The Fate of the Sleeping Beauties
by Ard op de Weegh, Kay Hottendorff & Arnoud op de Weegh
“It is a pity that such a distorted picture of Michel Dovaz has prevailed for so many years. This remarkable Frenchman deserves better. His dream should not have been destroyed. It was taken from him, even though he had done nothing to deserve it.”
This is one book that could have used a subtitle! Not only are there several others with the words “sleeping beauties” in their title, one of them covers the exact same subject—except . . . it tells a vastly different story and its sins of omission and commission are the raison d’être for this new one.
Unlike the “sleeping beauties” books that cover generic old, abandoned, or barn find cars, this book deals with a specific collection, that of Frenchman Michel Dovaz. It had never had that name, or any name, but was given that moniker by the popular press when it was first made public in the mid 1980s when German photographer Herbert W Hesselmann published photos he had taken in 1983 in several magazines and later in a book (Sleeping Beauties, with Halwart Schrader, ISBN-13: 978-3283005498, 1986 and expanded in 2007). This is not the place to retell that story but a few remarks are necessary so as to grasp the purpose of the new book which is best described as a “forensic effort” both in regards to the contents of the collection and the background of its owner. And while it does advance the body of knowledge, the authors either were too polite or too unimaginative to probe very deeply into the motives of the principals on either side of the story. (Woodward and Bernstein investigating Deep Throat this is not!)
The key factor that would ultimately cause the disbanding of the Dovaz collection was his condition of anonymity for allowing Hesselmann to photograph the several dozen cars—from blueblood classics to lesser fare—he had bought over the decades, driven hard and put away wet when they broke down and parts became hard to find. Not wanting to repair or part with them, he stuffed them into barns and let nature take its course. And that is what made the press, at that time, condemn him as a stubborn eccentric who ruined priceless cultural artifacts. Worse, one magazine writer named names, which led to theft and vandalism and forced the removal of the collection to a different location that also could not be kept secret. And while Hesselmann insists his hands are clean he also did not speak up for his source, Dovaz. The new authors leave this matter unexplored and don’t even investigate why Hesselmann/Schrader did not correct in the revision of their book more than 20 years later the record they themselves had contributed to muddying. (The reprint still uses the pseudonym “Pierre” for Dovaz, as if all the world by then didn’t know who he was.) Nor do the authors probe why the intensely private Dovaz ever sought or permitted such publicity in the first place, and Dorvaz, who wrote the Foreword, is allowed to skirt the issue. Marks for investigative journalism: F.
But, one good thing came of the Hesselmann book: Kay Hottendorff (an engineer) got a supersized poster of a photo from that book as a birthday present. It piqued his curiosity and lead to thousands of hours of research which, one day in an Internet forum, brought him to the attention of Dutchman Arnoud op de Weegh (a university student) who with his father Ard (a school principal) were on the same trail. A meeting in person resulted in the joining of forces, et voilà, a book is born.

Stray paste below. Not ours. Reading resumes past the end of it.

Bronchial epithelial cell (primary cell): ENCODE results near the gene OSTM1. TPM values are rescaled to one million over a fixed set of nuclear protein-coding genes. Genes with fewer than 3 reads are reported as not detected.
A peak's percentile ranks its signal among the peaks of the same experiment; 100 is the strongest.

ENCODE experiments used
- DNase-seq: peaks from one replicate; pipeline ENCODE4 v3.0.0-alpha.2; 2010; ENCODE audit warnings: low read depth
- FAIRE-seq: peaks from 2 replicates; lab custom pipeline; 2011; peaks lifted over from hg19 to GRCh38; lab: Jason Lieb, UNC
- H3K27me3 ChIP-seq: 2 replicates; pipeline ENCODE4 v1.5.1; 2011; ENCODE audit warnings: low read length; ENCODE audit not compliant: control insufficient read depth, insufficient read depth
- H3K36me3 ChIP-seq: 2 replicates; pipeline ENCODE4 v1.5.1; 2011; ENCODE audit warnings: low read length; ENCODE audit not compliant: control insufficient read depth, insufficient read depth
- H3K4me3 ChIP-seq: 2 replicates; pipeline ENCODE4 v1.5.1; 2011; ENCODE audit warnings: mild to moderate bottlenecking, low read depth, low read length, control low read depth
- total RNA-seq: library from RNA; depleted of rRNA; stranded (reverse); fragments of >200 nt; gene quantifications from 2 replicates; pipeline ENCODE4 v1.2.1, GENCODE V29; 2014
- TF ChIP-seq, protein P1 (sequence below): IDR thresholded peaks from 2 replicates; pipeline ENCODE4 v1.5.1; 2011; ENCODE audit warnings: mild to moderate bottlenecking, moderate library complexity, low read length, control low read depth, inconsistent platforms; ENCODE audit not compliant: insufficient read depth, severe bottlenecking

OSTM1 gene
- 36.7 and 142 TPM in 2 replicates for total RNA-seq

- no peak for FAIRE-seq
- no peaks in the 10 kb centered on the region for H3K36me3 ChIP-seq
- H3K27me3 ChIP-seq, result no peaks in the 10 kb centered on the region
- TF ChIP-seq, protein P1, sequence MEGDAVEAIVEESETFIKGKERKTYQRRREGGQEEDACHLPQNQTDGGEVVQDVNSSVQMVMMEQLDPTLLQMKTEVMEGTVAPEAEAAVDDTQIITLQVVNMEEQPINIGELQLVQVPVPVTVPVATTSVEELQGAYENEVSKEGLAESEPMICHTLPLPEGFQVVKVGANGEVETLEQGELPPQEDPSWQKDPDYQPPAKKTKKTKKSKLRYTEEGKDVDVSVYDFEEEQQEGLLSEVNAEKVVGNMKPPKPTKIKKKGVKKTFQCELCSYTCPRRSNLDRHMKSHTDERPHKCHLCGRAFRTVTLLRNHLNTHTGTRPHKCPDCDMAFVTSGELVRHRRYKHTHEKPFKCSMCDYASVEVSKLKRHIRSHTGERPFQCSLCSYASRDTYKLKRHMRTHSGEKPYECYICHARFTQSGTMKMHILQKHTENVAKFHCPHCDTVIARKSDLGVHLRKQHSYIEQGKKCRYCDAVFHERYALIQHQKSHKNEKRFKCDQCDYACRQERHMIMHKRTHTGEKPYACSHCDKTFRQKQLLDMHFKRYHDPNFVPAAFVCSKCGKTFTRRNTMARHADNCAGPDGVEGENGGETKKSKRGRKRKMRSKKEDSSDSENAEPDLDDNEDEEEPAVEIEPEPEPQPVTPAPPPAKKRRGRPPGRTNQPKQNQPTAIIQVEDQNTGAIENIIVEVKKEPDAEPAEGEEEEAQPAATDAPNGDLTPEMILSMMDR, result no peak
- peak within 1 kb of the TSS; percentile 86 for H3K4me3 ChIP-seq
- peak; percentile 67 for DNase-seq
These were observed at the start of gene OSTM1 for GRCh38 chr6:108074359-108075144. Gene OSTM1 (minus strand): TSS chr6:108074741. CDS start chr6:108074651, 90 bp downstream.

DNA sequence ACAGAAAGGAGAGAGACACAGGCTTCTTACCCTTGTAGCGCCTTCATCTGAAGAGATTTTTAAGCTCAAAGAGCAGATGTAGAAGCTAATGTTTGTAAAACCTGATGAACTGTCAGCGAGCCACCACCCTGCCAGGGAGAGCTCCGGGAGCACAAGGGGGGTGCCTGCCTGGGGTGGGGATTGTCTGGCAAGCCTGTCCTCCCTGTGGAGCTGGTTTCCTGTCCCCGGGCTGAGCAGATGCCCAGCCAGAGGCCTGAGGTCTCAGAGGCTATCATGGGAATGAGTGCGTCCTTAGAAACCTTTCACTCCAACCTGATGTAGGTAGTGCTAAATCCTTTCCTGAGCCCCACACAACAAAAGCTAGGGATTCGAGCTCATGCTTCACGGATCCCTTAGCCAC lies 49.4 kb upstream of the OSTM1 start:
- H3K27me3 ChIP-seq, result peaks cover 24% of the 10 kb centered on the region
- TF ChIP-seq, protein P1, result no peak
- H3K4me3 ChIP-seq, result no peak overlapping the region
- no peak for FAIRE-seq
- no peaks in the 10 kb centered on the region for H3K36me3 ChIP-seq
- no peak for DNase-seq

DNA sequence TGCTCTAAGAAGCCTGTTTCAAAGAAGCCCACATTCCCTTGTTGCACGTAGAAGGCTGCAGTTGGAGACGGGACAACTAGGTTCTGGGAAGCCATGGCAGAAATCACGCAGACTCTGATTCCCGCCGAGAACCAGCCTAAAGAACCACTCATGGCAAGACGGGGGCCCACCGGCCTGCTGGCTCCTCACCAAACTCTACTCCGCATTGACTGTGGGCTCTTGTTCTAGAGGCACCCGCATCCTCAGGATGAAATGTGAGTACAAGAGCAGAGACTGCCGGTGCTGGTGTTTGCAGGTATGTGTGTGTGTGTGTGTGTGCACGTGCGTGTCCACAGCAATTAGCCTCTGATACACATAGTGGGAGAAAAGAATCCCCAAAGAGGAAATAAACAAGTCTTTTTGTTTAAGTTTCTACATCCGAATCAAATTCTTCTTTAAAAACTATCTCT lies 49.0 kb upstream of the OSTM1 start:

The book opens with a 30-page treatment of some of the above. Dovaz’s collection encompassed several marques but since Bugattis were its crown jewels, a brief overview of Bugatti history and lore precedes the book’s description of the 21 Bugs Dovaz is known to have owned or still owns. In all 55 of his possibly 70 cars are covered. They are presented by marque and within that by year; the Table of Contents lists each by type/model (the Index does not). While the descriptions are specific to the particular Dovaz car (in terms of ownership and, if applicable, restoration history etc.) there is also basic commentary about the overall model run. For the “important” cars the coverage is fairly deep, lesser cars (cf. 2CV, VW K70 etc.) barely warrant a page each and in some cases don’t even show the Dovaz car but a stock photo. The bulk of the photos show the cars during or after the 1984 move of the collection, in subsequent storage facilities, in museum displays, and during restoration. A good number of the cars have been restored in recent years by new owners and even Dovaz, motivated by a richly priced auction market, has had some restored. In a collecting climate that only recently has made peace with and even recognized the intrinsic historic value unique to unrestored cars, the time-capsule aspect of the Dovaz cars is only now given its due. He is now in his eighties—and probably wishes he had kept the story of his cars to himself for another 20 years! His commentary about the 1950s—when, he says, the problem was not buying the cars but getting rid of them—where a young man of 20 years and moderate means could buy himself a used Bugatti every few months when he was tired of the previous one will make today’s reader think of opportunities that will never come again.
The op de Weeghs have made classic cars their vocation and have launched a web project about stolen classics and are working on a revisionist history exonerating the Schlumpf brothers and a book about car graveyards in Europe.
Since we do comment on these matters, it must be said, reluctantly and with apologies to the authors, that the proofreading is abysmal and the English translation inelegant. The book first appeared in Dutch and there will be German and French versions.
Copyright 2011, Charly Baumannn/Sabu Advani (speedreaders.info).